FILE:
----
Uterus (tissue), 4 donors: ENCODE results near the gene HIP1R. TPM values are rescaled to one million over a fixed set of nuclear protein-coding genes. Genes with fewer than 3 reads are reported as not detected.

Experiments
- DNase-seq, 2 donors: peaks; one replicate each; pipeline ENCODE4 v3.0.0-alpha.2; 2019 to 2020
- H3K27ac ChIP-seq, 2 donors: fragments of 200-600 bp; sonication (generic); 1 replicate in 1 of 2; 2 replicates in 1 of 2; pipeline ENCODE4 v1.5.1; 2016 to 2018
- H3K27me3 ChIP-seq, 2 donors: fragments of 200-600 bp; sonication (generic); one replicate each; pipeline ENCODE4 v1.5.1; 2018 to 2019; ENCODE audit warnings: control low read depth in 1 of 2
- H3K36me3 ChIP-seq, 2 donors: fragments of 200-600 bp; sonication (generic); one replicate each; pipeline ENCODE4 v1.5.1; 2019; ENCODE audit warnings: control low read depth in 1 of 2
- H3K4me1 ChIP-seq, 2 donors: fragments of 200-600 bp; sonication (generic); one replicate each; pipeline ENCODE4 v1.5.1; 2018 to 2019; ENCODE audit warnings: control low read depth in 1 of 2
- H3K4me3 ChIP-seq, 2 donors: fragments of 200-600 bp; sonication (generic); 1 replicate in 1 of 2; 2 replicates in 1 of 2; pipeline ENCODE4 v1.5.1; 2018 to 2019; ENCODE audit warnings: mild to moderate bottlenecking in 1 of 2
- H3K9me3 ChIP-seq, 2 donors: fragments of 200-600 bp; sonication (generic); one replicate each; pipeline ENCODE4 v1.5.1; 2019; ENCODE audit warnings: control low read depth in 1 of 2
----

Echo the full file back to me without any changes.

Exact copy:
Uterus (tissue), 4 donors: ENCODE results near the gene HIP1R. TPM values are rescaled to one million over a fixed set of nuclear protein-coding genes. Genes with fewer than 3 reads are reported as not detected.

Experiments
- DNase-seq, 2 donors: peaks; one replicate each; pipeline ENCODE4 v3.0.0-alpha.2; 2019 to 2020
- H3K27ac ChIP-seq, 2 donors: fragments of 200-600 bp; sonication (generic); 1 replicate in 1 of 2; 2 replicates in 1 of 2; pipeline ENCODE4 v1.5.1; 2016 to 2018
- H3K27me3 ChIP-seq, 2 donors: fragments of 200-600 bp; sonication (generic); one replicate each; pipeline ENCODE4 v1.5.1; 2018 to 2019; ENCODE audit warnings: control low read depth in 1 of 2
- H3K36me3 ChIP-seq, 2 donors: fragments of 200-600 bp; sonication (generic); one replicate each; pipeline ENCODE4 v1.5.1; 2019; ENCODE audit warnings: control low read depth in 1 of 2
- H3K4me1 ChIP-seq, 2 donors: fragments of 200-600 bp; sonication (generic); one replicate each; pipeline ENCODE4 v1.5.1; 2018 to 2019; ENCODE audit warnings: control low read depth in 1 of 2
- H3K4me3 ChIP-seq, 2 donors: fragments of 200-600 bp; sonication (generic); 1 replicate in 1 of 2; 2 replicates in 1 of 2; pipeline ENCODE4 v1.5.1; 2018 to 2019; ENCODE audit warnings: mild to moderate bottlenecking in 1 of 2
- H3K9me3 ChIP-seq, 2 donors: fragments of 200-600 bp; sonication (generic); one replicate each; pipeline ENCODE4 v1.5.1; 2019; ENCODE audit warnings: control low read depth in 1 of 2